“Legalize Love,” Google’s new international campaign, is not about legalizing same-sex marriage around the world — as exciting and wonderful as it sounds. Nevertheless, Legalize Love is an ambitious campaign designed to secure safety for LGBT people in countries where it’s illegal to be LGBT.
Over the weekend a few news sites incorrectly reported that Google was launching a new campaign to secure same-sex marriage around the world. The announcement, first and incorrectly reported at Dot 429, was mysterious because it wasn’t announced by Google at all.
(The New Civil Rights Movement didn’t report on the news until it could be properly confirmed. You would think that international communications and advertising giant Google would know how to communicate and advertise a campaign that was designed to change something around the world as controversial as same-sex marriage, wouldn’t you? Which is why we waited.)
Sunday afternoon, Matt DeLong at the Washington Post got the scoop, reporting that “the tech giant says its new ‘Legalize Love’ campaign isn’t about gay marriage at all, but rather supporting workers in countries that criminalize homosexuality.”
“‘Legalize Love’ is a campaign to promote safer conditions for gay and lesbian people inside and outside the office in countries with anti-gay laws on the books,” said a Google spokesperson in a statement.
The internationally focused campaign will launch Monday at an LGBT conference in London. Ernst & Young and Citigroup have signed on as partners, the spokesperson said.
CNN reports that Legalize Love “will focus on countries such as Singapore, where certain homosexual activities are illegal, and Poland, which has no legal recognition of same-sex couples.”
And Google makes the program crystal clear. On the Google website, the company that had revenues of $38 billion last year, says that “Legalise Love is our call to decriminalise homosexuality and eliminate homophobia around the world.”
(Note the spelling of “Legalise.” Google is introducing the campaign at the Global LGBT Workplace Summit in London, where they spell “legalize” “legalise.”)
Noting on their corporate diversity portal that “Google believes that LGBT rights are human rights,” Google says they “are partnering with organisations around the world to decriminalize homosexuality and eliminate homophobia.” Google added they are “proud to be recognised as a leader in LGBT inclusion efforts,” and recognized “there is still a long way to go to achieve full equality.”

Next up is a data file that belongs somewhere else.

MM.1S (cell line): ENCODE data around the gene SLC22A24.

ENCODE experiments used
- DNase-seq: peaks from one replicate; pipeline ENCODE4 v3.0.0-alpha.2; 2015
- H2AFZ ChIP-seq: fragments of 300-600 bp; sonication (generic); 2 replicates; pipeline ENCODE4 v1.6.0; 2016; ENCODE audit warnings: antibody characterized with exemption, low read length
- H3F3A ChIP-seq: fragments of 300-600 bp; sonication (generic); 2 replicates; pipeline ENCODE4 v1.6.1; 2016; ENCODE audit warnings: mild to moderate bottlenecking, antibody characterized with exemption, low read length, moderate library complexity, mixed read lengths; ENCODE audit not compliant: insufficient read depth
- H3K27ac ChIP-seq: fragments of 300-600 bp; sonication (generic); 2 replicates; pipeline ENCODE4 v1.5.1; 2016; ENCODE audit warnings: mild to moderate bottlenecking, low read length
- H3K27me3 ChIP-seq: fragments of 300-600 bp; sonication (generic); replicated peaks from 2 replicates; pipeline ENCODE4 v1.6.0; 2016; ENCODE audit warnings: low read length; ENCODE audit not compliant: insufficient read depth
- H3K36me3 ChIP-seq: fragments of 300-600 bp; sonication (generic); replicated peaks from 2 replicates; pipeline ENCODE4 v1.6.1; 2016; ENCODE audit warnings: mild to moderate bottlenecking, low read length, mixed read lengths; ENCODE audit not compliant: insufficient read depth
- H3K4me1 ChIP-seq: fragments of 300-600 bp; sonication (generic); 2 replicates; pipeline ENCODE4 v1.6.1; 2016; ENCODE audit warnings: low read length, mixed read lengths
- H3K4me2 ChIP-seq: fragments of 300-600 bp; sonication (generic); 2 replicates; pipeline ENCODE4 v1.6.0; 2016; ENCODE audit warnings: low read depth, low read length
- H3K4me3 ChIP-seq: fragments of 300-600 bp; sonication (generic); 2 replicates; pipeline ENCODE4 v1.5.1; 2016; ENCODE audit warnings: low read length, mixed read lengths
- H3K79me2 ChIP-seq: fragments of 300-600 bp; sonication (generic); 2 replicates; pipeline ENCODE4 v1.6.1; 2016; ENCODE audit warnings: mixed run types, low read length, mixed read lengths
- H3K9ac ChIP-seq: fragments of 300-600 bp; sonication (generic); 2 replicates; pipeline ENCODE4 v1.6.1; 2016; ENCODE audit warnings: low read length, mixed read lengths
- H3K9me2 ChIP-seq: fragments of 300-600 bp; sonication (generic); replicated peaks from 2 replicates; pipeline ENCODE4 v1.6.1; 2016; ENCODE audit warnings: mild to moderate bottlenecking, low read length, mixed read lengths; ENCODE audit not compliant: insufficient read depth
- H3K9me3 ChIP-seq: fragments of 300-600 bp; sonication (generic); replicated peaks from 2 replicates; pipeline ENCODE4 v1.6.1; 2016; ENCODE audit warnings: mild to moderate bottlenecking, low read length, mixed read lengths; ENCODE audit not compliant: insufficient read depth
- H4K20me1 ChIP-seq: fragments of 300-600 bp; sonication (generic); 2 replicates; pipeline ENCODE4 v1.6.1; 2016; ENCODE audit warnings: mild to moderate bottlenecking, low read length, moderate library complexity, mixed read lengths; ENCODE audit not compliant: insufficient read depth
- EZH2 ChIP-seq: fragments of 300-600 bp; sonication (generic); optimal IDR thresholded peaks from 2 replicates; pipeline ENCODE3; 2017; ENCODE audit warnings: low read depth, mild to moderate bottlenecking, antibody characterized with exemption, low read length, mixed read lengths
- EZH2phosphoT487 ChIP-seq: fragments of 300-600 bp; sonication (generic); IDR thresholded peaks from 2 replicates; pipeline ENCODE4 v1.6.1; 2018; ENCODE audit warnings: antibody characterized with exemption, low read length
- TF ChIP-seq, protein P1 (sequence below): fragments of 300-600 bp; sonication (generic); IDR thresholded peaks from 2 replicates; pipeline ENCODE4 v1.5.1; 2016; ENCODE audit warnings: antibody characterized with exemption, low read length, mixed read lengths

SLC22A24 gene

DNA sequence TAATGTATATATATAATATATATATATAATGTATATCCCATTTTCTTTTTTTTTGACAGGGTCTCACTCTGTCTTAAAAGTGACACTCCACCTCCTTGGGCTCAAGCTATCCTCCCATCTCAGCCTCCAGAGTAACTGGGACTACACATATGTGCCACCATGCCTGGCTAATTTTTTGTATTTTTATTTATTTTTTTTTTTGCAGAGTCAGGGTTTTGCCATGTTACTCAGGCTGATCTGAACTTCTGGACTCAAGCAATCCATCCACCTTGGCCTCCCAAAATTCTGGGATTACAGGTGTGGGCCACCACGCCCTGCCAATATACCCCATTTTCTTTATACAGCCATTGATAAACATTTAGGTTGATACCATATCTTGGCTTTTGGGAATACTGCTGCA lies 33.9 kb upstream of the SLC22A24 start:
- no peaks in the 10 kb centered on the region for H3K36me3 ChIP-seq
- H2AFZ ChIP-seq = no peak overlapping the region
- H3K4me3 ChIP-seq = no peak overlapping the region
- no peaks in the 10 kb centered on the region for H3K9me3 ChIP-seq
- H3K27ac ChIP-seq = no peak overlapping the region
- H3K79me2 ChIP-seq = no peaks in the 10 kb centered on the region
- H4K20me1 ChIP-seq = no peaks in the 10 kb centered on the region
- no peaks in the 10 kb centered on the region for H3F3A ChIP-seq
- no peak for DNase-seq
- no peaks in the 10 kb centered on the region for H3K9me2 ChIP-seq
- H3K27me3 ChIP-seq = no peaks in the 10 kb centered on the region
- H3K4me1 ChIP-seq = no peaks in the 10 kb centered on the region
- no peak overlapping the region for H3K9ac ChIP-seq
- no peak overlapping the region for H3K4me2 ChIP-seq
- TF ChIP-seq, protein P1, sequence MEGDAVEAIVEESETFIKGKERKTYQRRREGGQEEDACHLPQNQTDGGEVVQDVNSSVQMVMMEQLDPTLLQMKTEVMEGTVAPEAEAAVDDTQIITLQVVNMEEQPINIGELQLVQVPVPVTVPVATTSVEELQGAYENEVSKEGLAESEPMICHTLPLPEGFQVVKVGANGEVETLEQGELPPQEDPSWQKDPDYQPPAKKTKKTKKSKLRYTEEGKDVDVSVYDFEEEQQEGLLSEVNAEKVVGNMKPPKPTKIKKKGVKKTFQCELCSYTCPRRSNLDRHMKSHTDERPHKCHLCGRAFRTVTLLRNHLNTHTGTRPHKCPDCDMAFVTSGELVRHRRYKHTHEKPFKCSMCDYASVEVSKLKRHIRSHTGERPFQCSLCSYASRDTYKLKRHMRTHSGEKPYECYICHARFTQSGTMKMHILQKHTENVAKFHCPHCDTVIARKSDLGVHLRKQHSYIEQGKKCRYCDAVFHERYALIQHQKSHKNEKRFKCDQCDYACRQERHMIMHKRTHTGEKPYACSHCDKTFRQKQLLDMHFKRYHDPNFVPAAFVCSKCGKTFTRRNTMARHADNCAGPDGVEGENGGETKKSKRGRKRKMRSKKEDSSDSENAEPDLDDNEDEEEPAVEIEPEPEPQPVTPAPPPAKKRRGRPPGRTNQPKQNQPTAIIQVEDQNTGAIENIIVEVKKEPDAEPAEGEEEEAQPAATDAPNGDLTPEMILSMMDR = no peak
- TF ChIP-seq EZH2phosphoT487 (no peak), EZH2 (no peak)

At Google, we encourage people to bring their whole selves to work. In all of our 60 offices around the world, we are committed to cultivating a work environment where Googlers can be themselves and thrive. We also want our employees to have the same inclusive experience outside of the office, as they do at work, and for LGBT communities to be safe and to be accepted wherever they are.
Dot 429 did get part of the story correct, quoting Google executive Mark Palmer-Edgecumbe at the Global LGBT Workplace Summit in London. ”We want our employees who are gay or lesbian or transgender to have the same experience outside the office as they do in the office.” Palmer-Edgecumbe added, ”It is obviously a very ambitious piece of work.”
CNET’s Chris Matyszczyk, which also incorrectly reported the marriage angle, rightly notes:
Its first governmental targets are Singapore and Poland, two countries with slightly different approaches to life.Having lived in both Singapore and Poland, I feel sure that Google’s task in each country will not be easy but perhaps for different reasons.
In Poland, the Catholic church has considerable influence in politics. The fact that the church’s perception and reality are somewhat in conflict belies the fact that it plays a deep emotional role in the country.
In Singapore, on the other hand, Google’s approach may be more pragmatic, appealing to the highly intelligent, rational (and very well-paid) minds that run that country.
Google wants this campaign to be active in every country in which it has an office. However, it is placing the greatest heat initially on those places that actually have anti-gay legislation.
What’s tragic is that in some of those countries, such legislation is rumored to have been enacted by politicians who are themselves gay but are so fearful of being outed that they hide behind the creation of such laws.
Google’s idea is to mobilize other companies in order to put collective pressure on governments in the countries in which they operate.
Indeed, Ernst and Young’s Harry Gaskell was beautifully blunt at the Summit about the power corporations can bring: “If you are trying to change something — governments can exert diplomatic power, NGOs can martial facts and arguments — but corporations martial economic power. That is something even the most passive of countries will listen to.”
Money is power, and power can change things.
Wouldn’t it be interesting if several large corporations’ CEOs whispered over cocktails with members of government and explained that they would move their offices out of the country unless the government legalized gay marriage?
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